The U is host to more than 1,100 student veterans. U Vets have an average GPA of 3.3 and can be found in nearly every undergraduate and graduate programs. Most U Vets are funding their education without the financial support of their parents and some are parents themselves. Although the GI Bill can help, only about 60% of U Vets receive the full benefit of the GI Bill, and the benefit received by those who qualify for the maximum amount is more than $2,000 short of the cost of attendance each year.
GI Bill or not, U Vets live on shoestring budgets and make substantial sacrifices to attend. For instance, a 6’4” Navy veteran had to rent a basement apartment with 6’ ceilings so that he could cover the cost of an extra semester at the U that would not be covered by the GI Bill. An Army Nation Guard veteran, after receiving partial GI Bill benefits for two years was notified that the Veterans Affairs made a mistake, that she was actually ineligible for GI Bill benefits, and that she had to reimburse the VA for two years of tuition payment. Many veterans have families, work one or more jobs, or find ways to cut corners, such as replacing meals with crackers over extended periods of financial hardship or forgoing maintenance needed to keep their vehicles safe to drive.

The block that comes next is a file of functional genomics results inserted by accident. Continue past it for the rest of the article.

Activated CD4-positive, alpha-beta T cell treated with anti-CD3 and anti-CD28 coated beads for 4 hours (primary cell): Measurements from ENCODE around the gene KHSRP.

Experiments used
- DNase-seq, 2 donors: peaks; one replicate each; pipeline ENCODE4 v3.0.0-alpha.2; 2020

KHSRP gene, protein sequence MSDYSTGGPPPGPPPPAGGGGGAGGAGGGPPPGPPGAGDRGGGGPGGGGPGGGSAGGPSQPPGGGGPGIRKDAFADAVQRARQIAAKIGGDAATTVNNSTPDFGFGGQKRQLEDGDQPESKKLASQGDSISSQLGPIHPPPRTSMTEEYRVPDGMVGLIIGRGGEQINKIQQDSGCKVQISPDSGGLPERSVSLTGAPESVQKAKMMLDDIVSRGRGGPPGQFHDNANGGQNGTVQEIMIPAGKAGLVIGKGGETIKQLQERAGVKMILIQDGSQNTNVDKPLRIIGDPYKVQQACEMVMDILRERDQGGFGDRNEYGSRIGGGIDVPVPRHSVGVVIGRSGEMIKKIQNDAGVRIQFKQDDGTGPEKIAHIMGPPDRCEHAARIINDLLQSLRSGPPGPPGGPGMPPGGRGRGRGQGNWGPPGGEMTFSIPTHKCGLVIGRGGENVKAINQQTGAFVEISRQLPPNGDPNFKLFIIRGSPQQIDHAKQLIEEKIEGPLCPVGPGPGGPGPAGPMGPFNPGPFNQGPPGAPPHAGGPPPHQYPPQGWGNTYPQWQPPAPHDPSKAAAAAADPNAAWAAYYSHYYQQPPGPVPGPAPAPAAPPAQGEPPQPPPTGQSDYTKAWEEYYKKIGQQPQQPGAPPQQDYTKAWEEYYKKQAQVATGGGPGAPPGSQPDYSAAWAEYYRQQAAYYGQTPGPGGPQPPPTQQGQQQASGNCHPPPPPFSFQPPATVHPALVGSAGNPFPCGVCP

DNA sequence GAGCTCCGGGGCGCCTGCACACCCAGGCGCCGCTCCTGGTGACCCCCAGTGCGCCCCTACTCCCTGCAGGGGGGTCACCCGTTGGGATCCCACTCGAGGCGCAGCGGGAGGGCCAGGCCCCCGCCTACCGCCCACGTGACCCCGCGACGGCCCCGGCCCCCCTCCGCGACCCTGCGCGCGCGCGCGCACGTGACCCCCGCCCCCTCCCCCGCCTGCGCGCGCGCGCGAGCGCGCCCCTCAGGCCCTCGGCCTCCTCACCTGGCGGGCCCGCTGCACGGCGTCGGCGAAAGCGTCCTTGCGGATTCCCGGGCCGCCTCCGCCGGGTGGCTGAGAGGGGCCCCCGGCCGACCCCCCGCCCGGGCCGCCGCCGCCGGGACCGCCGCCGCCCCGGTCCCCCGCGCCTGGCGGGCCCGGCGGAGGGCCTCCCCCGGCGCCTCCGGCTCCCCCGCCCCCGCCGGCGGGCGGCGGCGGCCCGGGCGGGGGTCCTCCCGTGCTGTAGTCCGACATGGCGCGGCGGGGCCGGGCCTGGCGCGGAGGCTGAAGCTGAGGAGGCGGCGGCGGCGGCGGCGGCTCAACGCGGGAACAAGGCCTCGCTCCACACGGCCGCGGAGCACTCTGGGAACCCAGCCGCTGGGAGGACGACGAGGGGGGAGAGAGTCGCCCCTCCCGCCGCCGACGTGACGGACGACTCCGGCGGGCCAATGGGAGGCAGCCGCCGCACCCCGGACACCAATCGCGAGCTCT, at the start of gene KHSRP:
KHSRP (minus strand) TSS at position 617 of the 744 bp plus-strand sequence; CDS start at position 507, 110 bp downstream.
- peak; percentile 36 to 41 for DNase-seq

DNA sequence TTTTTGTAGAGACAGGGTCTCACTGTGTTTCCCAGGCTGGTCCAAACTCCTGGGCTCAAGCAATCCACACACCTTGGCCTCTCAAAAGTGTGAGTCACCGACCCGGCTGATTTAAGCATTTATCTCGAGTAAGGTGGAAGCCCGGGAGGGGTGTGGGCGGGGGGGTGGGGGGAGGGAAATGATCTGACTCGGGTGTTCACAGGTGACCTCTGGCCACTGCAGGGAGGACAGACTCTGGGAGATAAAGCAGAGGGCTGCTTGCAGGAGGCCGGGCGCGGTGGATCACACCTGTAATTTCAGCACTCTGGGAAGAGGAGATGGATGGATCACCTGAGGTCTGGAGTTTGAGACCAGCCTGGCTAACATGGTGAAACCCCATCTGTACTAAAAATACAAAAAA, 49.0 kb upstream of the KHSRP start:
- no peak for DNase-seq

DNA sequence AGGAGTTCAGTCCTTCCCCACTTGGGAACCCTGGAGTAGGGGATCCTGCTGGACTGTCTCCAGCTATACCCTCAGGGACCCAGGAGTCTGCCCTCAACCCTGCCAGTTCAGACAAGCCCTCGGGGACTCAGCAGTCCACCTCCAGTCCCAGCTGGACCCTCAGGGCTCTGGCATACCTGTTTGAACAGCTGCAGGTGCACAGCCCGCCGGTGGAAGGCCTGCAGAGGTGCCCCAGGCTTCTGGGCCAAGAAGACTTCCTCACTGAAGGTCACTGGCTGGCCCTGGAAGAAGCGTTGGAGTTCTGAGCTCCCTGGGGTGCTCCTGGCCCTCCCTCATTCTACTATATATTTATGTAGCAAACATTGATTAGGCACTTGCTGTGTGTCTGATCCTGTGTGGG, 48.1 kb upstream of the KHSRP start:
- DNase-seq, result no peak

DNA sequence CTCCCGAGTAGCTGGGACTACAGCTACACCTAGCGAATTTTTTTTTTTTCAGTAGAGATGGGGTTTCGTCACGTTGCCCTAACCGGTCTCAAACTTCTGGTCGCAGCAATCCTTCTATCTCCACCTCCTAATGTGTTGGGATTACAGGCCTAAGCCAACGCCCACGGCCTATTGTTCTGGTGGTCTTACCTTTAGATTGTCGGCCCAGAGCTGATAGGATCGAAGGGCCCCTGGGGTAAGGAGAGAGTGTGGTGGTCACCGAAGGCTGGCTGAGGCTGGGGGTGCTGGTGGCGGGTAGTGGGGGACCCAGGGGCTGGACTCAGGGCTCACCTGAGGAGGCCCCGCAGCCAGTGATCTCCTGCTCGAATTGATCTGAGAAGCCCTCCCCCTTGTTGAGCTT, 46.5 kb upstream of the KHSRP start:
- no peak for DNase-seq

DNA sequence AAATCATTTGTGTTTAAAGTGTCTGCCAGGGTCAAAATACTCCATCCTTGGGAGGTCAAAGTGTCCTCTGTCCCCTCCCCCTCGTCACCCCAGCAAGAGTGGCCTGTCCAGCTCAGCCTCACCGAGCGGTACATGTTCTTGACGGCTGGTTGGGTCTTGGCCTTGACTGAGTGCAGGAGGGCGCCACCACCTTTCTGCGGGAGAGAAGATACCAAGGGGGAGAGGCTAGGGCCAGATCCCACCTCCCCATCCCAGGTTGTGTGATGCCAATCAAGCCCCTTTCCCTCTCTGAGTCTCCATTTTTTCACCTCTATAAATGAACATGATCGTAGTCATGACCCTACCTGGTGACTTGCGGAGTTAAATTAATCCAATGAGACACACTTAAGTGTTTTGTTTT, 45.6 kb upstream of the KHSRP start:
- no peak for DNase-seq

The U’s Veterans Support Center (VSC) helps veterans and their families enhance their overall academic success by providing a “one stop shop” for services, support, advocacy, and camaraderie. Services are highly utilized at the VSC, which received nearly 7,500 visits in the last academic year. Although the VSC provides substantial support to many military connected students, it falls short in providing scholarships.